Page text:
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I am creating a form in a dll. No packages. The form in the dll is called by using the exported procedure:

procedure ShowAbout(const AppHandle: THandle); stdcall;
  var
    aHandle: THandle;
    form:  TfrmAbout;  / my form in some other unit in the dll
  begin

    aHandle:= Application.Handle;
    Application.Handle:= AppHandle;

    form :=TfrmAbout.Create(Application);
    form.ShowModal;
    form.Free;
    Application.Handle:= aHandle;
  end;

The form displays well and there are no problems. Now, the only thing I would like it to do is to behave positioning as poMainFormCenter (I want it to display always over the main form (the form that is calling the dll).

I have tried using form :=TfrmAbout.Create(Application.MainForm); etc but no luck.

Any tricks which would help here?

share|improve this question
    
You should pass Application pointer instead of just window handle. It is crude, but unfortunately does not work other way – Premature Optimization Oct 20 '11 at 10:54
3  
Absolutely do not pass Application pointer. You can't pass objects from one instance of the VCL to another. You need to be using runtime packages for that. – David Heffernan Oct 20 '11 at 11:11
up vote 7 down vote accepted

The VCL Position mechanism relies on the other forms in the application all running with the same version of the VCL. This is clearly not the case here and you will have to position the form manually.

Find out the position of the main form by calling GetWindowRect() passing the main form handle. Then you need to work out where your form needs to go to be in the center of that form.

procedure PositionForm(Form: TForm; MainWindow: HWND);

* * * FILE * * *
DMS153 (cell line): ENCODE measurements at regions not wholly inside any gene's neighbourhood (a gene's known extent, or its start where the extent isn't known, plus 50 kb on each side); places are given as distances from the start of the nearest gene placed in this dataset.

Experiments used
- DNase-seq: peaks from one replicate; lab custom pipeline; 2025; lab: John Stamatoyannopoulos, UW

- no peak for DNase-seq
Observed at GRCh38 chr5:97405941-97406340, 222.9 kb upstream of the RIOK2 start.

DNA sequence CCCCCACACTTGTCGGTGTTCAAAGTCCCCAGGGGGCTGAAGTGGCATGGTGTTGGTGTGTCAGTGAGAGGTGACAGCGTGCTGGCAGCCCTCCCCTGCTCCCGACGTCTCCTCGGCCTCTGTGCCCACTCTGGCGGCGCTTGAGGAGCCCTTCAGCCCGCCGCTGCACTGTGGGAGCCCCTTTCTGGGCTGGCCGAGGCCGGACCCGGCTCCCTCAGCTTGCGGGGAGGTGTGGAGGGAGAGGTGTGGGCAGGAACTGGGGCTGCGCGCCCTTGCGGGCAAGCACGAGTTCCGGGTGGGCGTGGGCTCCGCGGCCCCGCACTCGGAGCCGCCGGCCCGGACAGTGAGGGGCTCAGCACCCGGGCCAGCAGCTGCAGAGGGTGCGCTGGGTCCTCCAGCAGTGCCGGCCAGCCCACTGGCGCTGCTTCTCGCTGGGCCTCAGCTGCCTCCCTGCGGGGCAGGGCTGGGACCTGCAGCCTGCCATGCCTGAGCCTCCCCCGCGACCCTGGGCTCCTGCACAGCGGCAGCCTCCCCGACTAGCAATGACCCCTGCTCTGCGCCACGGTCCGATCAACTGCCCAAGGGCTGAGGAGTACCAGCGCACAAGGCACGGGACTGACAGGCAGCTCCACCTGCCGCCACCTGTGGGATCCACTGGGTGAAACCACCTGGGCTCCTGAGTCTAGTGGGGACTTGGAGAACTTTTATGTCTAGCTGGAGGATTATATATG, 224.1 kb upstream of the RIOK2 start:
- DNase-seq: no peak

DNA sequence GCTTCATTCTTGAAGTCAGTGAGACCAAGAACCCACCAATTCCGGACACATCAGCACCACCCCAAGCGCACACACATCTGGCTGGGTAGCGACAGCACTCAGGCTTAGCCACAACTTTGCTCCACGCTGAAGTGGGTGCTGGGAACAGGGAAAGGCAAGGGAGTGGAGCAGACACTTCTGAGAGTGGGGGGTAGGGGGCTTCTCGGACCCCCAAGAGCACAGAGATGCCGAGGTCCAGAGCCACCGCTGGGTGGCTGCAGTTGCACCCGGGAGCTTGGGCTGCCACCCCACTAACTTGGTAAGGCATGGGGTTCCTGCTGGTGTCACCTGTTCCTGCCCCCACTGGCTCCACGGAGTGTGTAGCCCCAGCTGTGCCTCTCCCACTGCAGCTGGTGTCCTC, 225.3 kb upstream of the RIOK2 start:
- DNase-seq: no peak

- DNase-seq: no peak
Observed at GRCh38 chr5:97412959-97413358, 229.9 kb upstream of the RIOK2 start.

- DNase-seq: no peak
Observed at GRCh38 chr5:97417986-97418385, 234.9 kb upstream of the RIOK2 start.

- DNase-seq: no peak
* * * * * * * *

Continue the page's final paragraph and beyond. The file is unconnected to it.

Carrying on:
var
  MainBounds: TRect;
  MainWidth, MainHeight: Integer;
begin
  if GetWindowRect(MainWindow, MainBounds) then
  begin
    MainWidth := MainBounds.Right-MainBounds.Left;
    MainHeight := MainBounds.Bottom-MainBounds.Top;
    Form.Left := MainBounds.Left + (MainWidth - Form.Width) div 2;
    Form.Top := MainBounds.Top + (MainHeight - Form.Height) div 2
  end;

By the way, the handle you are passing is an HWND rather than a THandle. You should change you code accordingly. It won't change behaviour, but it is logically correct to do so.

share|improve this answer
    
Thanks! That works as expected. – Lobuno Oct 20 '11 at 12:12

Since you don't use pacakges, your EXE and your DLL both have a seperate TApplication instance. TApplication.MainForm in your EXE is not seen in your DLL. Changeing TApplication.Handle does not make the MainForm change. Find other ways to position the form right, but better yet: Use packages, you will run into more problems if you don't.

share|improve this answer
1  
There are times when you need to use DLLs. For example an Office add-in. That said, packages are certainly cleaner if they fit your needs. – David Heffernan Oct 20 '11 at 11:22

Have you tried setting form.ParentWindow to the handle of the parent window? You should pass it as a param to ShowAbout, or you could dig it up from Application object (something like Application.ActiveForm) but I'm not sure it would work.

Calling TfrmAbout.Create(Application.MainForm) just specifies that Application.MainForm is responsible for destruction of the form, it should have nothing to do with window hierarchy, also I'm not sure you should be using auto destruction if you create form in a separate dll.

share|improve this answer
    
Yes, tried that. Unfortunately, if I add form.ParentWindow := parentHandle (passed as a parameter), the form hangs and doesn't show. – Lobuno Oct 20 '11 at 8:43
    
That's strange, it should work. Could you update your question to show when do you set ParentWindow property. Also, what is aHandle for in your code? You shoud have only one app handle. – Boris B. Oct 20 '11 at 8:49
    
ParentWindow is what you use to show one form as a child of another. It sounds like this question is about top-level windows. – David Heffernan Oct 20 '11 at 10:16
    
Yes, ParentWindow seems to be about something else. BTW aHandle is stores the Application handle from the Forms unit used in the dll just before assigning the handle from the calling application, just to restore it back when the dll is about to bee closed. – Lobuno Oct 20 '11 at 10:26
1  
Yes, that's the same thing as what I'm talking about. MSDN says this: "You must not call SetWindowLong with the GWL_HWNDPARENT index to change the parent of a child window. Instead, use the SetParent function." – David Heffernan Oct 20 '11 at 12:00

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